Joe Davidson, who writes about the federal government for The Washington Post, points out that there are a lot of so-called appreciation days.
There’s Houseplant Appreciation Day in January, Truck Driver Appreciation Week in September and National Nurses Week in May, not to be confused with Emergency Nurses Week in October or Perioperative Nurses Week in November.
He said he ignores all of them but one — National Whistleblower Appreciation Day. To mark the day, the National Whistleblower Center held its annual event Tuesday. The Capitol Hill celebration featured remarks from whistleblowers and the lawmakers, advocates and family members who support them. The gathering took place during an annual series of panels, workshops and films known as the Whistleblower Summit. Find a video of the event below.
Davidson of the Post notes that:
National Whistleblower Appreciation Day reminds us just how little appreciation the government too often demonstrates for many who suffer retaliation by agency supervisors.
Several speakers told their own stories of doing the right thing and getting punished for it. They were recognized for their courage and promised more protection.
“I was one sister they could not stop,” said Sheila White, whose seven-year battle with railroad shipping company Burlington Northern & Santa Fe (BNSF) was fought all the way to the Supreme Court. White offered both inspiration and practical advice: “Documentation is your best friend.”
A group of federal government auditors used the day to restate their support for whistleblowers by offering better reporting tools and data. Inspector general offices are independent auditing and investigative programs within federal agencies. The report and a new website came from the Council of the Inspectors General on Integrity and Efficiency (CIGIE).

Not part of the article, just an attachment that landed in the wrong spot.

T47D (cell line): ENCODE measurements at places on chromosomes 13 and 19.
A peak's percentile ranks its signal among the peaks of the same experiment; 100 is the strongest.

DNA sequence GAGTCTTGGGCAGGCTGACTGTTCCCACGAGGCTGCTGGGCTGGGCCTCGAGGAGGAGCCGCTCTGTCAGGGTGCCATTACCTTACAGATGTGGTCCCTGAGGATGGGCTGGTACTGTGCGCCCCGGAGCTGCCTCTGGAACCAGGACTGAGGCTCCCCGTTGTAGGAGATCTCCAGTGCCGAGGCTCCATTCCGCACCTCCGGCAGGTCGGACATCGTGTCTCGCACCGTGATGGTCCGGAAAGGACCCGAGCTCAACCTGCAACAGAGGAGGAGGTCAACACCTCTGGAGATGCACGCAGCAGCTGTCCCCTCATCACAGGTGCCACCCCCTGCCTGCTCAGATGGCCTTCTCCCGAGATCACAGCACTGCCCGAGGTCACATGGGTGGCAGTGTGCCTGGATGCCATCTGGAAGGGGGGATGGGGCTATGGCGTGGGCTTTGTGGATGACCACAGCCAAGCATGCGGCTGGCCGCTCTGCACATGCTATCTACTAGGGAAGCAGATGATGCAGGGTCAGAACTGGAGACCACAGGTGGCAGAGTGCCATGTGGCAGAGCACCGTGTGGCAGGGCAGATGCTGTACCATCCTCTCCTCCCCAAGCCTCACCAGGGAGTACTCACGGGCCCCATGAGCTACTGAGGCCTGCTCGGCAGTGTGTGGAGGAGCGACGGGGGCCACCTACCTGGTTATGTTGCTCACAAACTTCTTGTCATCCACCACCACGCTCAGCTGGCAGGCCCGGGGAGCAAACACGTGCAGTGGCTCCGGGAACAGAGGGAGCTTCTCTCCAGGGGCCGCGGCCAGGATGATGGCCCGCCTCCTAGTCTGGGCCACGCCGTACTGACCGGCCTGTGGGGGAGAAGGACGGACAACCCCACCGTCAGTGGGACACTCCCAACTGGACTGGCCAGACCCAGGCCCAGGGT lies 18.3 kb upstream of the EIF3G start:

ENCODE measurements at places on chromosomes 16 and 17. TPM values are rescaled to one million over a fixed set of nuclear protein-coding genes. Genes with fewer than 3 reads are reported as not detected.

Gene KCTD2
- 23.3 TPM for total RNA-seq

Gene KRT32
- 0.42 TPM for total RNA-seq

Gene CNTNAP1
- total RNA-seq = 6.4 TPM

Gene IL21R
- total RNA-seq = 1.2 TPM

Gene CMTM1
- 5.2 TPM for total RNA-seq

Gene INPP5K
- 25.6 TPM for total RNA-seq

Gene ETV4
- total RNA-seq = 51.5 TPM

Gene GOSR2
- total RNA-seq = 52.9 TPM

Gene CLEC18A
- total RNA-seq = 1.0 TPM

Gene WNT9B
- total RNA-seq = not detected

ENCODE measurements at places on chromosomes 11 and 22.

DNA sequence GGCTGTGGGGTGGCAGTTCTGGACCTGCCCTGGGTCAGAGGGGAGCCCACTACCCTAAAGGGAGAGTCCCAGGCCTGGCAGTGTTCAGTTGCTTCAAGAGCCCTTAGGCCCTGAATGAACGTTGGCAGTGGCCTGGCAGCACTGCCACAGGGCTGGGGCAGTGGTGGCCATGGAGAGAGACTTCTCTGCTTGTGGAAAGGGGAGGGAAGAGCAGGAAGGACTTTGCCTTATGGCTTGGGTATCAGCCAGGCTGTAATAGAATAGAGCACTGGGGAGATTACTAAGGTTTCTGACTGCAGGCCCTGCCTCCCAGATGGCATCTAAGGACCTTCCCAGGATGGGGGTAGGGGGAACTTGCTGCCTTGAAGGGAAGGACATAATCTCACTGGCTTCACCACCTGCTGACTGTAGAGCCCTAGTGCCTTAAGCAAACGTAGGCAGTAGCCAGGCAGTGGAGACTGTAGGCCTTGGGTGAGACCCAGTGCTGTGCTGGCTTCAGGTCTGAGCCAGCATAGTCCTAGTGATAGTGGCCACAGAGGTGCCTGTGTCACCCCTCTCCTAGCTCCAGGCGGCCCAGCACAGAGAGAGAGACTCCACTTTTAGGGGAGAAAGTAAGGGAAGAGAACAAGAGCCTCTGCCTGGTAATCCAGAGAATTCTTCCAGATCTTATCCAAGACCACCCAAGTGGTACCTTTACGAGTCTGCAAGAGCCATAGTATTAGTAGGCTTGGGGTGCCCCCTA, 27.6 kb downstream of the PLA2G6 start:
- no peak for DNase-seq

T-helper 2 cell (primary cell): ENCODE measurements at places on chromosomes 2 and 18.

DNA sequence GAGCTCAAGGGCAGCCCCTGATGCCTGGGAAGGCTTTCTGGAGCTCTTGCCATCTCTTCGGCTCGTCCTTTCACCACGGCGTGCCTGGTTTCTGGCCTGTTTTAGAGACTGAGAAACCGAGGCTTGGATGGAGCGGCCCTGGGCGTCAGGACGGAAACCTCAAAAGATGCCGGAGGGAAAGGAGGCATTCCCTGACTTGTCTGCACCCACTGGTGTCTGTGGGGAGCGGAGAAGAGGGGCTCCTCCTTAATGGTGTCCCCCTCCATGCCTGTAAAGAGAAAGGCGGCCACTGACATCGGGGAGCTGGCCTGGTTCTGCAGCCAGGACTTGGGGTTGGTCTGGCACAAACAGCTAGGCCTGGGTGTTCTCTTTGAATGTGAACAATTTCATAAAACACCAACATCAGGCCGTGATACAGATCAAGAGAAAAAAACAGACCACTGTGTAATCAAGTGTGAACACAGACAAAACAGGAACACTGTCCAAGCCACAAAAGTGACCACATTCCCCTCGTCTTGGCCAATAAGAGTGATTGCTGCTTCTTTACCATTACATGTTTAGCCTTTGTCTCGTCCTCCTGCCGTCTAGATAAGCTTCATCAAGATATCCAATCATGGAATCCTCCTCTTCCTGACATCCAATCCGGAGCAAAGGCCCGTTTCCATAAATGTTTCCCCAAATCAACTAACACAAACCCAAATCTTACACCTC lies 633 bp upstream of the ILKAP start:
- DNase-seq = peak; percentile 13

Michael Horowitz, Justice Department IG, said at the event that federal investigators want to encourage whistleblowers to come forward. The new website is also aimed at educating the government agencies that the IGs oversee, he said.
“We don’t want to be in a situation where we address retaliation,” Horowitz said. “We want to prevent retaliation.”
The organization report on whistleblowing included cases gleaned from 12,000 IOG reports. They involve a range of different agencies, from the Postal Service to Homeland Security. Bad acts include drug shortages at a VA hospital, disability fraud, mislabeled drugs, abusive supervisors, bloated travel accounts, airline inspection shortfalls and more.
Several speakers took time to remember Ernie Fitzgerald, who died in February at the age of 92. In 1968, A. Ernest Fitzgerald revealed a $2.3 billion cost overrun in the Air Forces’ Lockheed C-5 aircraft program.
For the full video from the event, see below. For more comments from the speakers see the NWC Twitter feed.